Instant, 24-hour news leads to less depth in journalism, Novak says

By Brittany Hackett |

Veteran Washington reporter Robert Novak began his career 50 years ago in an age without 24-hour cable news channels, cell phones or the Internet, but that doesn’t prevent him from having an opinion on the technology.

Novak will be speaking at tonight’s Forum on Government and Public Policy, where he will talk about his recently published book, The Prince of Darkness: 50 Years Reporting in Washington. In the book, Novak shares memoirs of his career and the people he has encountered.

Novak has covered every U.S. president since Lyndon B. Johnson, appeared on numerous television shows and authored and authored several books. At the end of the day, though, Novak enjoys writing his column, “Inside Report,” which is syndicated in the Chicago Sun-Times.

“I’m a print journalist and that’s where I get my satisfaction and enjoyment,” Novak said. “I did television because it’s a lot more lucrative, and I enjoyed it. It’s a lot of fun. But I’m 76 years old. I’m still writing my regular column and it’s hard work because it’s based on trying to provide new news and new insights, which is difficult.”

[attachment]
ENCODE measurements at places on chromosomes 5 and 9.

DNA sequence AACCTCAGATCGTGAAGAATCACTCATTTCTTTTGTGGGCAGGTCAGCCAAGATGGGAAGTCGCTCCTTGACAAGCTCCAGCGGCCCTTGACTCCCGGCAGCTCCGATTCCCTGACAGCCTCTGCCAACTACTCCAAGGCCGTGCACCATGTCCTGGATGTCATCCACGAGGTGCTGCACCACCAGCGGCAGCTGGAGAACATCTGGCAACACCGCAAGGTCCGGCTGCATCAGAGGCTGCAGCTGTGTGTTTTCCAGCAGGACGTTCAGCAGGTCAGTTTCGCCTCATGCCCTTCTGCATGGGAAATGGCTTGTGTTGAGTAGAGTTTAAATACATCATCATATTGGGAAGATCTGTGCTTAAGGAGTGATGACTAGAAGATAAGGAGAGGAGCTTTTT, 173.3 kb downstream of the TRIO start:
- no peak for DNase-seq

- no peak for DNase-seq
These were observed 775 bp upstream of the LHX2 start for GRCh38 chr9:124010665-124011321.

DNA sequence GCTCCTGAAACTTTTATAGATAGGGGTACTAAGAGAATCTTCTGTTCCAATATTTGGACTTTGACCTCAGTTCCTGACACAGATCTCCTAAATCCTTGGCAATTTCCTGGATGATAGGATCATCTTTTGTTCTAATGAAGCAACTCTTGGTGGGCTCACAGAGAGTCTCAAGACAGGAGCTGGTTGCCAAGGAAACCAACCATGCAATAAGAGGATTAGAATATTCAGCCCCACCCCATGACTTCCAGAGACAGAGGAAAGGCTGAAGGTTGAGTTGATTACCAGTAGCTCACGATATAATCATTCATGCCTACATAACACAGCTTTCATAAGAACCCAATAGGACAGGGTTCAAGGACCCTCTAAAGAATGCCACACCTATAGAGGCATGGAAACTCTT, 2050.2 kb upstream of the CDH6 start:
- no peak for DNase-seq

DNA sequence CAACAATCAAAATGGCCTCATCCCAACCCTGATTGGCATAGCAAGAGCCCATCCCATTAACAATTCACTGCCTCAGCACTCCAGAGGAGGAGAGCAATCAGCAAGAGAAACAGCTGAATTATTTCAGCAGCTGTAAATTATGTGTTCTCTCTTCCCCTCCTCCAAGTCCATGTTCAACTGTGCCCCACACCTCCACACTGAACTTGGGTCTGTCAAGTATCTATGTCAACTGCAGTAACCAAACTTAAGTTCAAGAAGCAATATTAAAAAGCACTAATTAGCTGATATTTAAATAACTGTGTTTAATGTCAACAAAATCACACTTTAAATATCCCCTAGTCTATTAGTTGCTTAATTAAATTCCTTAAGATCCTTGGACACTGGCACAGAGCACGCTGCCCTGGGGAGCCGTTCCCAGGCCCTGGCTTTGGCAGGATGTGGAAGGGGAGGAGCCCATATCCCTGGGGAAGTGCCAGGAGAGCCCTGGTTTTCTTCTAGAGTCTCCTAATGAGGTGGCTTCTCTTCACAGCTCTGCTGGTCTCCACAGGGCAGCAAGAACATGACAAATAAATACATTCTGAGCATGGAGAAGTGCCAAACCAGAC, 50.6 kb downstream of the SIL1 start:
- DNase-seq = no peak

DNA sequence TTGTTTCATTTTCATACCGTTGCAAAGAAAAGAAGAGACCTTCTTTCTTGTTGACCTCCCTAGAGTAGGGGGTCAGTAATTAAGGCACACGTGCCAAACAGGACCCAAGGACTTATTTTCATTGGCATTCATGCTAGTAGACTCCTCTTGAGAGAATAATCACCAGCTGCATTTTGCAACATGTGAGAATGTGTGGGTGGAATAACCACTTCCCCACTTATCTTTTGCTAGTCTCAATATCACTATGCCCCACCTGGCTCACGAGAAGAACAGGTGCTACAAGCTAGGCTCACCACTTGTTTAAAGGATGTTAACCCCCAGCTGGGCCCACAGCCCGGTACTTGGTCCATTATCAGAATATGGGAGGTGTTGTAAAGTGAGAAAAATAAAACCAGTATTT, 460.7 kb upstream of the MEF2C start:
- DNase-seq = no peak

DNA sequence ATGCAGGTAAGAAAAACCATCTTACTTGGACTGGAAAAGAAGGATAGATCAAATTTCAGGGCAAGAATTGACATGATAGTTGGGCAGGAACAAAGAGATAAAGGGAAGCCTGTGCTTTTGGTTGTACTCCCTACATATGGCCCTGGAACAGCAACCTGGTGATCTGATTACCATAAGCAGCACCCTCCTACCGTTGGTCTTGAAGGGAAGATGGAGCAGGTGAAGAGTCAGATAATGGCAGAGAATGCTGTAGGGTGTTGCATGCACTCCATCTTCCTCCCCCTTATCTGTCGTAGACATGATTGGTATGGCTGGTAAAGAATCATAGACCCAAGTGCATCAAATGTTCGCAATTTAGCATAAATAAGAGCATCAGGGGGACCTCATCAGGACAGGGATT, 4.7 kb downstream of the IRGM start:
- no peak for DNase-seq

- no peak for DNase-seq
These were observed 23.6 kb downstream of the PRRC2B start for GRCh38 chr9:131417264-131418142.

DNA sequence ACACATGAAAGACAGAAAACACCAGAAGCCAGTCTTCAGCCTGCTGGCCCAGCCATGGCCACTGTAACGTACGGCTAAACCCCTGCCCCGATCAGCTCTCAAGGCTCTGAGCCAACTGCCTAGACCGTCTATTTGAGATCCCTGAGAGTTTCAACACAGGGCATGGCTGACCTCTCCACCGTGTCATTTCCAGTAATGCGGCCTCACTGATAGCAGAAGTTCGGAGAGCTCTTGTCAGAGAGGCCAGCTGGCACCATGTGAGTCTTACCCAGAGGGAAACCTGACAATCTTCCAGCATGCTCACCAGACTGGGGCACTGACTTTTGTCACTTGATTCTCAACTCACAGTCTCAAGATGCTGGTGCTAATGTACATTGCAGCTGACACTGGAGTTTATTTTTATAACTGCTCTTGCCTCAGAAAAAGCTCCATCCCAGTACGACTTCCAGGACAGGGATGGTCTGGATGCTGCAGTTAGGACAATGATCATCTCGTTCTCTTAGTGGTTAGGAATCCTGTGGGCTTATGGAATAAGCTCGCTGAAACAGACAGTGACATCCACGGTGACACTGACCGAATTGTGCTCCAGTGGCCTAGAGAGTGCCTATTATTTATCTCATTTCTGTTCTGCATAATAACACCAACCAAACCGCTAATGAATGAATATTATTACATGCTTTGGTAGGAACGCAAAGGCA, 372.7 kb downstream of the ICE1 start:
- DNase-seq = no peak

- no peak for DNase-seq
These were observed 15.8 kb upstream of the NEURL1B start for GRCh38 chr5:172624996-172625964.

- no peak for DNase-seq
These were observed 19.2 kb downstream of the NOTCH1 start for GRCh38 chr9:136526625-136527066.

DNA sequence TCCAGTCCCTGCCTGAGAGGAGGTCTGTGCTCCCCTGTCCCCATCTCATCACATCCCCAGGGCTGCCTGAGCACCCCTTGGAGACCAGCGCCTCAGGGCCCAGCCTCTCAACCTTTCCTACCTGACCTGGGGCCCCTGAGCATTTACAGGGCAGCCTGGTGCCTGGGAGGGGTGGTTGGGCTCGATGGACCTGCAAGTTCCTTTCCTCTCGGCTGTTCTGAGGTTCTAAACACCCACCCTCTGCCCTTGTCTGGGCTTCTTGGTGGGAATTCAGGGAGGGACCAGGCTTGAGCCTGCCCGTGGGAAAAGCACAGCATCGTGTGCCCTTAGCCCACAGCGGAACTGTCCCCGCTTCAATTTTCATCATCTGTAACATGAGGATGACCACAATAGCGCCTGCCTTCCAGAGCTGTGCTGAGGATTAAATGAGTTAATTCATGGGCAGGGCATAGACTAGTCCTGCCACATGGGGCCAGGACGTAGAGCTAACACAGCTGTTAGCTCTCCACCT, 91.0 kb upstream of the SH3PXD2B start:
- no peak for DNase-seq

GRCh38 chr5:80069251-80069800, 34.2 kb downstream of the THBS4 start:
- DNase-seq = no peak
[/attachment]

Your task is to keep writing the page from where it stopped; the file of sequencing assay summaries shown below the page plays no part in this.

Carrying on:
Novak said he has observed many changes in journalism, such as the 24-hour news cycle of cable news and the Internet, many of which have not been for the better, he said.

“The idea of the newspaper reporter writing a story and it appearing in the next day’s paper, and that’s been the way most hard news is transmitted to the country, and that’s passed,” Novak said. “A lot of the analytical journalism is pretty superficial. I think the reporting is shoddy.

“And I just worry about the whole question of rushing out either to the television tube or to the Internet to get the news out fast, and perhaps not as accurate or as great of depth as it should be.”

The relationship between the media and politicians has also changed, Novak said, becoming more confrontational as the need to fill the 24-hour news cycle grows.

“I think less of the news gets out when it’s so confrontational and so little communication,” Novak said.

The Forum is free and open to the public. It will begin at 7 p.m. in the Flagler College Auditorium, 14 Granada St.

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